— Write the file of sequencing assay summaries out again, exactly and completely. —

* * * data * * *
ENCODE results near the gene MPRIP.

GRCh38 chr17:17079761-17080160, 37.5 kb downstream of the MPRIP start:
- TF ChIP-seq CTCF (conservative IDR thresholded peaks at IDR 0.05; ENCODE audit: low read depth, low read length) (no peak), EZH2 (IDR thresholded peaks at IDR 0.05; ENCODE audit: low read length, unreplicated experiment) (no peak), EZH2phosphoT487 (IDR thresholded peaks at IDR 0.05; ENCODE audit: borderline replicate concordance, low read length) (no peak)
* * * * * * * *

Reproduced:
ENCODE results near the gene MPRIP.

GRCh38 chr17:17079761-17080160, 37.5 kb downstream of the MPRIP start:
- TF ChIP-seq CTCF (conservative IDR thresholded peaks at IDR 0.05; ENCODE audit: low read depth, low read length) (no peak), EZH2 (IDR thresholded peaks at IDR 0.05; ENCODE audit: low read length, unreplicated experiment) (no peak), EZH2phosphoT487 (IDR thresholded peaks at IDR 0.05; ENCODE audit: borderline replicate concordance, low read length) (no peak)